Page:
Source: FanGraphs

Since it's draft season, and all

Tonight we got a chance to see Aaron Nola, and I have to admit, I'd not sat down and watched him actually pitch much.  I knew that he came in with a low ERA, just over 2.00.  What I remembered mostly about him was that there was quite a bit of discussion about him here on the Cubs Den about this time four years ago, when he was pitching at LSU, and about to be drafted.  I know that there were some big fans of his in the comments, though some expressed some concern about his delivery, which is closer to a 3/4 motion, where he throws across his body.  We know how that draft ended up, as the Cubs selected Kyle Schwarber, and Nola obviously went to the Phillies.  Turns out, that worked out pretty well for both teams.  For what it's worth, I was pretty impressed by Nola.  His first inning was very good, and I was very much concerned about the propositions for tonight's game.  He did struggle, giving up some hard contact to Rizzo, but also didn't get much help from his defense.  He did what a guy is supposed to do when his team gets down early; he worked through it, and gave the Phillies a quality start.

Moving Forward

The rubber match of the series will feature big righty Nick Pivetta vs short righty Tyler Chatwood.  Let's hope the Cubs bring their tall socks and play a solid game behind the mercurial starter.  First pitch is at 1:20.

 

 

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  • Just as the ball left Heyward’s bat I looked out my window and saw a pig fly by.

  • Thank you. May I have another?

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    In reply to BarleyPop:

    Absolutely!!!!

  • In reply to BarleyPop:

    Maybe a little less drama, but these are fun. Gonna be hard to go to sleep tonight, so I'm reading up. Tinker to Evers to Chance: The Chicago Cubs and the Dawn of Modern America by David Rapp.

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    The Cubs are now only 1 back. With the way they've been playing and with the Brew crew losing 3 in a row this could be a sprint past them and by AS break we could be up by 8 or 9 games. Joe always has his teams sparked after the break, but the way the Cubs have been playing this last week could be the start of that hot run.
    With all the talk of how bad Yu and Chatwood and even Q have been right now we're third in team ERA, 3rd in run differential and 4th in loses in the ML. Not bad for an underachieving team--to read all the criticisms I thought we'd be at the bottom of the standings.
    This is a very good team. Our players are learning how to play and are getting better every game. Only JHey and Rizzo are really coming into their prime (Zo is past it but playing like he's 10 years younger.) This is a dangerous team and no one will want to play us come October.

  • In reply to Jonathan Friedman:

    Yes, sir. It was the high expectations. After they signed Yu, we all expected great things. I repeatedly referenced 117 wins in my posts. They"re good. They know they're good. And they'll be stepping on the gas soon.

  • In reply to Jonathan Friedman:

    What a difference a week makes. People are too low or too high. Need middle grounds.

  • Happy happy for J-Hey. He is a class act and I hope he can continue his hot streak.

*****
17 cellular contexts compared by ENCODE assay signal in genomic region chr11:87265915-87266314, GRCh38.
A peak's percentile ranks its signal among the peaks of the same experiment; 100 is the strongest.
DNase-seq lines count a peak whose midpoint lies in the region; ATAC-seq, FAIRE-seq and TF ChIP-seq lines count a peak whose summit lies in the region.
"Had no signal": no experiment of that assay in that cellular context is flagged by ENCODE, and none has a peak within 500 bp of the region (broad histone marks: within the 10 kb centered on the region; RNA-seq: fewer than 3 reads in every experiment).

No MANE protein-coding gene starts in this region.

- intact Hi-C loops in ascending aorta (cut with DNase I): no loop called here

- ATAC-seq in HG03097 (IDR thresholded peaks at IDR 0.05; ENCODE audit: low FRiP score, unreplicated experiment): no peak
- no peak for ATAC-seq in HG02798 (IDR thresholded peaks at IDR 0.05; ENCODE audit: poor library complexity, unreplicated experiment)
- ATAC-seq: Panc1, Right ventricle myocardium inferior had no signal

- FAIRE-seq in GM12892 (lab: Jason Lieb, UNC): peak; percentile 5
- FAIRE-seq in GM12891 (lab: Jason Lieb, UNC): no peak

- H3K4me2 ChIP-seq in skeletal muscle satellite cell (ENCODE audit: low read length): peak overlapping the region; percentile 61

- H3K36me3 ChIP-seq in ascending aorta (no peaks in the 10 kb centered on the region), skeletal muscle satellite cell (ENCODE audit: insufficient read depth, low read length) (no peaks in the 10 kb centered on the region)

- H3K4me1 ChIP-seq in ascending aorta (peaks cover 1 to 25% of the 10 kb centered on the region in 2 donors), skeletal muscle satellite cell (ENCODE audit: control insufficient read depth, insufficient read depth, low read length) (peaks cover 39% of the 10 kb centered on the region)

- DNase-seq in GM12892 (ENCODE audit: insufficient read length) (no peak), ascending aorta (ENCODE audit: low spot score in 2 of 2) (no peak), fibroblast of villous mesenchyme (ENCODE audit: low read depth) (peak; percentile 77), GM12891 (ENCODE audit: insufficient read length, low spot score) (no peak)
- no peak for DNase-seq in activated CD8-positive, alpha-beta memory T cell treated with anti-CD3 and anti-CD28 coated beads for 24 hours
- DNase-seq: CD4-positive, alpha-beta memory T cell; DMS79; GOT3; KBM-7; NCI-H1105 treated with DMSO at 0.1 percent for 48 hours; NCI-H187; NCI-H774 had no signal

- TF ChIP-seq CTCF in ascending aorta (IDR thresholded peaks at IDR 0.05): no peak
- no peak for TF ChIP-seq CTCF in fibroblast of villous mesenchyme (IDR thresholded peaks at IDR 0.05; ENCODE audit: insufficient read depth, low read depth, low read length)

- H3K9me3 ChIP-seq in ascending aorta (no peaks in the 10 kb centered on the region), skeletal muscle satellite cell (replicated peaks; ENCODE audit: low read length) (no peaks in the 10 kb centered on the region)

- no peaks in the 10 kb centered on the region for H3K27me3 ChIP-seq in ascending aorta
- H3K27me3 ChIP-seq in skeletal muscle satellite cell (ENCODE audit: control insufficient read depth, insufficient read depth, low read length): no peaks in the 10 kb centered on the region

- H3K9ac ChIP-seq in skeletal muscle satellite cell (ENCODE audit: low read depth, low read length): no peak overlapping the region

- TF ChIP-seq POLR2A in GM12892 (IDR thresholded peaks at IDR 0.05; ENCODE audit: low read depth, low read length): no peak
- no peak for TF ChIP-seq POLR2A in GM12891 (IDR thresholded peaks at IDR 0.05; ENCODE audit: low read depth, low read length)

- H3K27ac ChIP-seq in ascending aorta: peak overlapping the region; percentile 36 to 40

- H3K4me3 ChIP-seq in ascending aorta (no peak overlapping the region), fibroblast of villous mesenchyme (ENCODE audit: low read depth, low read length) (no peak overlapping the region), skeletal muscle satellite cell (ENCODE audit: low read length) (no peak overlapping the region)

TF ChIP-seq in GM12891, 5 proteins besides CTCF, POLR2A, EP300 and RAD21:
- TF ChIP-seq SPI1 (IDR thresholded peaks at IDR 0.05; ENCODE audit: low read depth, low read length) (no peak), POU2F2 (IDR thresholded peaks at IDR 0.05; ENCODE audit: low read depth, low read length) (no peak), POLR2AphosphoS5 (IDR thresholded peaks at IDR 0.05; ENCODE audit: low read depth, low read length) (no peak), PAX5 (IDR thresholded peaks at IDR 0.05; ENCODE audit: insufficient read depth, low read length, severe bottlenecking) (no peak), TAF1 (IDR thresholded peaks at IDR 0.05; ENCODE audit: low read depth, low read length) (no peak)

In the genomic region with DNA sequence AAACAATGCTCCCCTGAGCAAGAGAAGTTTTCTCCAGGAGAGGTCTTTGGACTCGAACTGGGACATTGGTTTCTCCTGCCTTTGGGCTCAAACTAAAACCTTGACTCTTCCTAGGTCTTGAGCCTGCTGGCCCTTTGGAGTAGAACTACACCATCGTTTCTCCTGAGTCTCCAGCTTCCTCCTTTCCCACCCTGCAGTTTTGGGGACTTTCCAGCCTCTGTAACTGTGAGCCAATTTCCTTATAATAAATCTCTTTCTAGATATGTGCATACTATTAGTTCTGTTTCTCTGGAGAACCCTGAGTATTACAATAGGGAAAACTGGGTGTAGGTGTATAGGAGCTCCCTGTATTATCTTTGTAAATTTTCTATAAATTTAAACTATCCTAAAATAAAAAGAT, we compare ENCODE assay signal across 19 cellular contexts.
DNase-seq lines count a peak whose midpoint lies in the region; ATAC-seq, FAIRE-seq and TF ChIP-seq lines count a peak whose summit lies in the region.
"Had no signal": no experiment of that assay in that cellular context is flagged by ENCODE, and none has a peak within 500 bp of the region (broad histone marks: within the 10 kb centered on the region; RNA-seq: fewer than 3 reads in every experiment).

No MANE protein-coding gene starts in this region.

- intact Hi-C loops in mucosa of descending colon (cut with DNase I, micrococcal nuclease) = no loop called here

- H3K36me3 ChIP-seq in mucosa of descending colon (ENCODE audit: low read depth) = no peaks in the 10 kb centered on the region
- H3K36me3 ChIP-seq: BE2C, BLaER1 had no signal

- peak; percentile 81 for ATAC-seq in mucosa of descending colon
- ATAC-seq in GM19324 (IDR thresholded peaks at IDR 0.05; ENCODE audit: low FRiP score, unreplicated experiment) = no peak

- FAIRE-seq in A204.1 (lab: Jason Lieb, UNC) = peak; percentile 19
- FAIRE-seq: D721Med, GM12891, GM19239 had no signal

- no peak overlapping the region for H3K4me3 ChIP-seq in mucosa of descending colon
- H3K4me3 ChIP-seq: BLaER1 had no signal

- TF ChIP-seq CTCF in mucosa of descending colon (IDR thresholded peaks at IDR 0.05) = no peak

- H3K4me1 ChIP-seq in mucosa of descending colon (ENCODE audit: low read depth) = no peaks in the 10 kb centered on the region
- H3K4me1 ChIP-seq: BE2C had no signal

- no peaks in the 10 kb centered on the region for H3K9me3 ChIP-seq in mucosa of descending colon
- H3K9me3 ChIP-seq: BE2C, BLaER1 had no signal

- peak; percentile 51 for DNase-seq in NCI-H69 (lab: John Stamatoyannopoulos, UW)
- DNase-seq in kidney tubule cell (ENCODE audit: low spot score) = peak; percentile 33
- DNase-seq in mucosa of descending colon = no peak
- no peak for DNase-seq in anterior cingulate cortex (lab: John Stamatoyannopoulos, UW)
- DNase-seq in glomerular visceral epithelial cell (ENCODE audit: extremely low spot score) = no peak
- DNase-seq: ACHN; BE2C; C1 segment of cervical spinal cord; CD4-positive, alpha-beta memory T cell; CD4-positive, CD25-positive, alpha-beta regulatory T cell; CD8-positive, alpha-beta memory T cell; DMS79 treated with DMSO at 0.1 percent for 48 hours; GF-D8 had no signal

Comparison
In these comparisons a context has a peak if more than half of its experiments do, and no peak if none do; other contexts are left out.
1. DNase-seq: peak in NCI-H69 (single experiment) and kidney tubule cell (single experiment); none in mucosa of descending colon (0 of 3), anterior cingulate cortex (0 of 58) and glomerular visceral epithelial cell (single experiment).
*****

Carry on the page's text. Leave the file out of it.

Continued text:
• In reply to Hagsag:

    Yes, I am too. Lately he’s been more like the guy they thought they were getting. I think he’s earning everyone’s trust back, including mine. I was a fan of the signing, I admit. But I also admit I had been frustrated w/the lack of offense that he was supposed to bring. If he keeps it going like this, wow... look out NL. Doesn’t have to be walkoff grand salamis all the time, but big hits in big situations now & then are a nice boost.

  • In reply to Milk Stout:

    Easy does it. 10 days of solid hitting doesn’t make up for 2+ years of struggling. He is gonna have to hit well the rest of year before he “ earns my trust”. Keep him in 2 hole til he fizzles out.

  • I’ve been around a longgggg time and cannot remember another Cub walk off grand slam....
    Maybe Carlos Fanzone?

  • In reply to Wickdipper:

    I heard this morning on the MLB channel during the replay that the last time the Cubs won on a walk-off Grand Slam was over 50 years ago by none other than Chicago's very own HOFer, Ronnie!

  • Or Carl Fanzone? Lol.......can’t even remember his name....the horn player on the 70’s teams......

  • In reply to Wickdipper:

    Close, It’s Carmen Fanzone... yes he plays trumpet. I even think he did the anthem once at Wrigley.

  • In reply to Milk Stout:

    Thank you lol.....
    Philadelphia Inquirer......sports section......lmao......gotta LOVE Philly fans

  • In reply to Wickdipper:

    They are crucifying Kapler

  • In reply to Wickdipper:

    I love Gabe Kapler. Sadly he may not last a long time there unless they sign some guys and are a true contender next year. He's going to manage in this game a long time though for someone.

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    In reply to TC154:

    If I remember correctly the Phillies have a lot in their farm system. They signed Santana and Arrieta (Arrieta to a VERY nice contract...kudos to their GM for doing that). They have plenty of money. They are competing a little earlier than I expected. Honestly, they are team to look out for in 2019-2022 or so IMO. Whatever experience they get in big games this year is just a bonus. Somewhat like the Cubs in 2015. For the Phillies, and, more importatnly their media and some fans, this is a heart-wrenching loss. But it is only 1 loss and this is a quality team.

  • In reply to Joel Mayer: